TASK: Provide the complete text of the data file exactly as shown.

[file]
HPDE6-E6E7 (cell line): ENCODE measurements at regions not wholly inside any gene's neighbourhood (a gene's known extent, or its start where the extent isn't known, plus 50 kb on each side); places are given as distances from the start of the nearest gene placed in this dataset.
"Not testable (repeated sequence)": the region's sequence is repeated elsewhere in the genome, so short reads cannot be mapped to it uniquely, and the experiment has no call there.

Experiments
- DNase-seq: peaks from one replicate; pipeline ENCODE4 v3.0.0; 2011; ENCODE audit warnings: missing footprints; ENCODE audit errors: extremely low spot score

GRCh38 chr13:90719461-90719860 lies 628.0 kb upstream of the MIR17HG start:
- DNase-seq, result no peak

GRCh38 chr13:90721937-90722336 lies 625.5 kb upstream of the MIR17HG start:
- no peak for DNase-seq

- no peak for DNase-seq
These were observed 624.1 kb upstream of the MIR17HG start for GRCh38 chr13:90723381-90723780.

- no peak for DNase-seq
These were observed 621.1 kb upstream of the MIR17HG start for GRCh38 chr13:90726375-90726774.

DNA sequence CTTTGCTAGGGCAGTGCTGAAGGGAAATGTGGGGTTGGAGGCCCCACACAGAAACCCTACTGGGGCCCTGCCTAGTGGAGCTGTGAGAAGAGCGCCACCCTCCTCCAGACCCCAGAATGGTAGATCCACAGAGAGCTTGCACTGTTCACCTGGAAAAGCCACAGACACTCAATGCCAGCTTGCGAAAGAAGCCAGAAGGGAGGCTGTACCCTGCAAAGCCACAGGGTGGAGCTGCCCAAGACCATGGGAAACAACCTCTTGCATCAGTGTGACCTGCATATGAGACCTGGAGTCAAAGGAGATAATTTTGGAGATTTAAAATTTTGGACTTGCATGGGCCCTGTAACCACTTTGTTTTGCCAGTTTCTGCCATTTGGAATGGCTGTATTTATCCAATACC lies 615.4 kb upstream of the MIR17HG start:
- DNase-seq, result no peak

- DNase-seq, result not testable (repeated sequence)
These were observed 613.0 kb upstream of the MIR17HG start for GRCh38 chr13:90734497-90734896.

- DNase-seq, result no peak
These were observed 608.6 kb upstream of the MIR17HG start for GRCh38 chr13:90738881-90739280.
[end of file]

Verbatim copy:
HPDE6-E6E7 (cell line): ENCODE measurements at regions not wholly inside any gene's neighbourhood (a gene's known extent, or its start where the extent isn't known, plus 50 kb on each side); places are given as distances from the start of the nearest gene placed in this dataset.
"Not testable (repeated sequence)": the region's sequence is repeated elsewhere in the genome, so short reads cannot be mapped to it uniquely, and the experiment has no call there.

Experiments
- DNase-seq: peaks from one replicate; pipeline ENCODE4 v3.0.0; 2011; ENCODE audit warnings: missing footprints; ENCODE audit errors: extremely low spot score

GRCh38 chr13:90719461-90719860 lies 628.0 kb upstream of the MIR17HG start:
- DNase-seq, result no peak

GRCh38 chr13:90721937-90722336 lies 625.5 kb upstream of the MIR17HG start:
- no peak for DNase-seq

- no peak for DNase-seq
These were observed 624.1 kb upstream of the MIR17HG start for GRCh38 chr13:90723381-90723780.

- no peak for DNase-seq
These were observed 621.1 kb upstream of the MIR17HG start for GRCh38 chr13:90726375-90726774.

DNA sequence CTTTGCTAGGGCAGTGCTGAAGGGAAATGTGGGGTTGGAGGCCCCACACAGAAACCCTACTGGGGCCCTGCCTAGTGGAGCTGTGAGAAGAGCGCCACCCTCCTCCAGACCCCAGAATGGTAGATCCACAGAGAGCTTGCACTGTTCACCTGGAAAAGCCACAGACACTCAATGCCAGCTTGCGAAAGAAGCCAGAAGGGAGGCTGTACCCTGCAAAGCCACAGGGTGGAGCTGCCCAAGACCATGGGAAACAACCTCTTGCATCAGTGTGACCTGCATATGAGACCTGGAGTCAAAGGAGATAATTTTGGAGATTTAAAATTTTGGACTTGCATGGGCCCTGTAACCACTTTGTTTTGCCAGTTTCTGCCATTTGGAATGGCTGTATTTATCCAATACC lies 615.4 kb upstream of the MIR17HG start:
- DNase-seq, result no peak

- DNase-seq, result not testable (repeated sequence)
These were observed 613.0 kb upstream of the MIR17HG start for GRCh38 chr13:90734497-90734896.

- DNase-seq, result no peak
These were observed 608.6 kb upstream of the MIR17HG start for GRCh38 chr13:90738881-90739280.